In my last post, I announced the upcoming Tree & Shrub Workshop to be held Saturday, February 28 at the Caesar Creek Lake Visitor Center in Warren County. For details, either scroll down to the last post, or CLICK HERE.Chief organizer Kathy McDonald told us today that we already have 73 people, including paid attendees and helpers/speakers. Wow, that didn't take long. We had originally planned on about 75 people, but can expand to comfortably accommodate at least a few dozen more. We want everyone to learn more about woody plants, have fun hanging around like-minded people, and enjoy some…
 
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    featured news from mongabay.com

  • Community tourism fills niche around Tambopata Nature Reserve

    Tiffany Roufs
    29 Jan 2015 | 9:53 am
    When Víctor Zambrano retired from the military and returned to his family’s old homestead outside the fast-growing jungle town of Puerto Maldonado in Peru, he got an unpleasant surprise. Strangers had moved in and cleared the trees to raise cattle. As Zambrano tells it, he ran up the Peruvian flag, chased the invaders off, and set to work planting 19,000 native tree seedlings.
  • Accounting for natural capital on financial exchanges

    Jeremy Hance
    26 Jan 2015 | 11:01 am
    Last month, Norway's stock exchange, the Oslo Børs, introduced a way for investors to use their money to promote sustainability. A new list by the stock exchange highlights green bonds, financial products issued by companies to raise capital for environmentally friendly projects. Notably, the list requires that issuing companies obtain and publicize outside opinions on the projects' environmental features.
  • Indigenous territories play dual role as homelands and protected areas

    Tiffany Roufs
    22 Jan 2015 | 8:57 am
    Indigenous communities claim—and scientific evidence increasingly shows—that indigenous forested territories are as well protected as, or better protected than, government-designated parks. In areas under pressure from roads or development projects, deforestation rates are sometimes even lower in indigenous territories than in official protected areas.
  • Palm oil giant launches online platform to support zero deforestation push

    Rhett Butler
    22 Jan 2015 | 6:22 am
    Wilmar, the world's largest palm oil company, has unveiled a tool it says will help eliminate deforestation from its global supply chain. The tool is an online dashboard that maps the company's supply chain, including the names of locations of its refineries and supplier mills.
  • Sundarbans still reeling from effects of December oil spill

    Jeremy Hance
    21 Jan 2015 | 12:01 pm
    Last month, an estimated 350,000 liters of fuel oil spilled into the Sundarbans delta on the Bay of Bengal. An oil tanker that had collided with a cargo vessel on December 9th sank into the Shela River, spilling its oil into a protected sanctuary for the rare and endangered Irrawaddy dolphins (Orcaella brevirostris) and the Ganges river dolphins (Platanista gangetica).
 
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    The Biodiversity Crew @ NUS

  • Four days in a Wilderness First Aid Course

    otterman
    29 Jan 2015 | 4:40 am
    I spent the first of four days in a wilderness first aid training course with colleagues from the Department of Biological Sciences (aka NUS Biodiversity Crew). This course brings everyone up to speed and prepares us for difficult situations in the field. Ted, Amy, Morgany, Poh Moi, Frank, JC & Tommy were able to make it today and already this group makes me feel confident about student care on local or overseas field trips. Many of us have had some first aid training, either formally or from field situations. However, our exposure to incidents have been relatively low (thankfully so)…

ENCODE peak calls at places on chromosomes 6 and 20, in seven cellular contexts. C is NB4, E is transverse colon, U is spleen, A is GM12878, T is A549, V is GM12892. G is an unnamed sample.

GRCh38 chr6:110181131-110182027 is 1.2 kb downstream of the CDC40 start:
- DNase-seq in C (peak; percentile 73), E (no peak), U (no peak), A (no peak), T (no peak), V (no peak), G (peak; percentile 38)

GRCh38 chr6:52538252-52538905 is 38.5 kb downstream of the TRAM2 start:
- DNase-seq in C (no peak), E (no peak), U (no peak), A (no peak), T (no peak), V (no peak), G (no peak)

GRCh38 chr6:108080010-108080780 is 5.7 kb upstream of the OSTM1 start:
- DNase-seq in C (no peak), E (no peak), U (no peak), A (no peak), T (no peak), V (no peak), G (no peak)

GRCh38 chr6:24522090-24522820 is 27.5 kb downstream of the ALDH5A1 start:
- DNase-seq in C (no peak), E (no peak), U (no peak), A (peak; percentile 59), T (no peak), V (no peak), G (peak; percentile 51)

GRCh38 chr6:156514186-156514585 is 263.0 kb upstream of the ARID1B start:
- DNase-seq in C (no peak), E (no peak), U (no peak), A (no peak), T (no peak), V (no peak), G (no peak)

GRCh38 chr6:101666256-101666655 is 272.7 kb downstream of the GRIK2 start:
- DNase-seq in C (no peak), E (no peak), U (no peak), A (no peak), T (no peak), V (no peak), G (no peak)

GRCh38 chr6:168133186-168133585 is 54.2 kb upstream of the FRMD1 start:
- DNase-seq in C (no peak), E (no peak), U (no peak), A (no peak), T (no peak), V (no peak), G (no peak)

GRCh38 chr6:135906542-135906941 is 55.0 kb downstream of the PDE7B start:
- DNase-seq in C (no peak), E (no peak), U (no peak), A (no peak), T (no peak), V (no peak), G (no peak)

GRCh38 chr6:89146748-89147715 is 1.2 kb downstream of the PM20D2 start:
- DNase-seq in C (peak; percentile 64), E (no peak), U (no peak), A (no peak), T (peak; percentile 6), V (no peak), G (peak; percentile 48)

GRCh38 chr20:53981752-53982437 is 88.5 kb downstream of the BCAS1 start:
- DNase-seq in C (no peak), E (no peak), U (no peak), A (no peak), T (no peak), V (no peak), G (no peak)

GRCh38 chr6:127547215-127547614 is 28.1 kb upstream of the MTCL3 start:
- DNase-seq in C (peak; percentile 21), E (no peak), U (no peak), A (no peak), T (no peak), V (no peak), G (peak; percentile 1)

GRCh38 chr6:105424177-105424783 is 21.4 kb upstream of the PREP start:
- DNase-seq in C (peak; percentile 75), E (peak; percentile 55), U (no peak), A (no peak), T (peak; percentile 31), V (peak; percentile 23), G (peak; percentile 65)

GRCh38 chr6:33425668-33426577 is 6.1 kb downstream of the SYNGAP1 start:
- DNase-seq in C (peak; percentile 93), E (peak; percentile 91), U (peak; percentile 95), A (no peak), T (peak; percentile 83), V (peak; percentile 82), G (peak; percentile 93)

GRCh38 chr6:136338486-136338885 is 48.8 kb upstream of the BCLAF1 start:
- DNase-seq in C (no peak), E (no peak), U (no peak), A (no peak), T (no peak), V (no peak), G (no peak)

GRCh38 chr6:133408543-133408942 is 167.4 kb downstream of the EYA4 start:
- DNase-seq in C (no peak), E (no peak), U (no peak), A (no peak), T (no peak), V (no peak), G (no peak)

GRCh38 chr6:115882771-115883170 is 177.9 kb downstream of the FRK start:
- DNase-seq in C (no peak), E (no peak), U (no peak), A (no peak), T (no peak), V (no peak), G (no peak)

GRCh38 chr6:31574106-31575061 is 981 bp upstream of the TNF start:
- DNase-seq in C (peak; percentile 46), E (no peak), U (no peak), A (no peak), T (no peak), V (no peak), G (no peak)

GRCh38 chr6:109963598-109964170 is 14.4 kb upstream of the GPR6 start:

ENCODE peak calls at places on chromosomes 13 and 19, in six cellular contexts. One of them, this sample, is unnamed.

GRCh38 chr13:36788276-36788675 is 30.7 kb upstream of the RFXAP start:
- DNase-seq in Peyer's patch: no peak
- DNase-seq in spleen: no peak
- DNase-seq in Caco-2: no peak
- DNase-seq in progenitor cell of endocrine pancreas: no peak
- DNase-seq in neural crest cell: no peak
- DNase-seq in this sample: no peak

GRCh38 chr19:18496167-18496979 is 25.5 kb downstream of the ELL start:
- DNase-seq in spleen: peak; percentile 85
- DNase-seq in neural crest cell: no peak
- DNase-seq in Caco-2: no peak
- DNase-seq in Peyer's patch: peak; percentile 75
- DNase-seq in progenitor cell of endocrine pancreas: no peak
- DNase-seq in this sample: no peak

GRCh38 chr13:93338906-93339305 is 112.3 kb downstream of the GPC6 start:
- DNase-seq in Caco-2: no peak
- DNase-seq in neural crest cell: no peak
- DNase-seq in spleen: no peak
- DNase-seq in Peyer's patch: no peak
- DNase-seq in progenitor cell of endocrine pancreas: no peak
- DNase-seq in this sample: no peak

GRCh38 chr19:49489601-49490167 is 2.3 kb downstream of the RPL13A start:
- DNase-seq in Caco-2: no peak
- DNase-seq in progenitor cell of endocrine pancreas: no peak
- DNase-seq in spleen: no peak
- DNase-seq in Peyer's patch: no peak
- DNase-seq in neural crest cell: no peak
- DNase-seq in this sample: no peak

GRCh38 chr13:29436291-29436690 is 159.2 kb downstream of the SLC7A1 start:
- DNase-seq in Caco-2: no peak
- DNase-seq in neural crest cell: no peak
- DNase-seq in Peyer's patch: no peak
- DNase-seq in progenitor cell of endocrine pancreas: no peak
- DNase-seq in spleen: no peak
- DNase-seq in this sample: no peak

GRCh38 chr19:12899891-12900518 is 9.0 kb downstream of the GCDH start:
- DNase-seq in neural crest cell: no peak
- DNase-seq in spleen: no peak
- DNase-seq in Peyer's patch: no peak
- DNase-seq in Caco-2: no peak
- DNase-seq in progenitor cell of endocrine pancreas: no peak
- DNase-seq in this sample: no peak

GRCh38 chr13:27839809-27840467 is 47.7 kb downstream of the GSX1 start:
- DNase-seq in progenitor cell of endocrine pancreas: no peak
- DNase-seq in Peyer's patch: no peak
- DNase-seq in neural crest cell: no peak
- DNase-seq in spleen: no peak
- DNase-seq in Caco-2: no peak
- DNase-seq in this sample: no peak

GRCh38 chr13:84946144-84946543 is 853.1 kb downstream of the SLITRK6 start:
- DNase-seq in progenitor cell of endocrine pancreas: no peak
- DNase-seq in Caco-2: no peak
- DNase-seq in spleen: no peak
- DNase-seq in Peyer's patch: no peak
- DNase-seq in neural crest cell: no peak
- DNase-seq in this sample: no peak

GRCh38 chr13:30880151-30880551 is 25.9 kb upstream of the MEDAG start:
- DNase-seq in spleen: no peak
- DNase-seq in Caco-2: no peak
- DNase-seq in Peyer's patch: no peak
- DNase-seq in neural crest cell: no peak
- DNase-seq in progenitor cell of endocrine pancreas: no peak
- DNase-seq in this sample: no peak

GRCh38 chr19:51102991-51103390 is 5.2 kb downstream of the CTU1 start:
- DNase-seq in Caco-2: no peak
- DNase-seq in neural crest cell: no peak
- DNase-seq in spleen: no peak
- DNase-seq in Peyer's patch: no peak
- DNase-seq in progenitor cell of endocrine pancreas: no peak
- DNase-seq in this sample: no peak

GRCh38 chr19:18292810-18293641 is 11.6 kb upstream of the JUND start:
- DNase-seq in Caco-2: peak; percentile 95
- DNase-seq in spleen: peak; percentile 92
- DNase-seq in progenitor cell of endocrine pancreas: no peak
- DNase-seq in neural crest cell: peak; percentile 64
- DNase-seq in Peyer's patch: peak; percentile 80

• The future of evolutionary diversity in reef corals – Huang & Roy 2015

    otterman
    21 Jan 2015 | 6:31 pm
    Ted Webb alerted us this morning with this message, “Danwei has published an important paper in Phil. Trans. R. Soc. B, that looks at threats and future losses of evolutionary diversity across the world’s coral reefs. (PS great use of skull and crossbones on Fig 1!).” Huang Danwei and Kaustuv Roy have published “The future of evolutionary diversity in reef corals” in the Philosophical Transactions of the Royal Society B, http://dx.doi.org/10.1098/rstb.2014.0010 “One-third of the world’s reef-building corals are facing heightened extinction risk from…
  • Job: Field Assistant for Radio tracking civet project (deadline: 31 Jan 2015)

    otterman
    18 Jan 2015 | 7:31 pm
    Field Assistant required for a radiotracking project with translocated civets Januar – June 2015. Part time or Full time field assistant; pay: $10/hour Location: Central Catchment/MacRitchie Requirement: Physically fit, hiker, knowledge of trails and landscape at site Orienteering ability, Good hearing Owns a smartphone or GPS Preferably with access to car Contact Dr. Christina Colon at christinacolon@hotmail.com or call 8359-3747 Deadline 31 Jan 2015 Filed under: job
  • Job: Intern/part-time student assistants for common palm civet research project (deadline: 20 Jan 2015)

    otterman
    6 Jan 2015 | 1:25 am
    Project description: The diet and ecological role of the common palm civet in Pulau Ubin. An intern or part-time student assistant is required in the first half of 2015. Photo by Fung Tze Kwan Job Scope Sorting of common palm civet scats and identification of diet items. Preservation and storage of processed samples. Data entry. Assistance in field work and logistics e.g. radio-tracking and camera trapping as required. Requirements Applicant should be: Meticulous, responsible and careful with samples. Training will also be provided but experience in sorting is helpful. Self-motivated and able…
  • Job: 24-month Project Manager (freshwater ecology; deadline: 25 Jan 2014)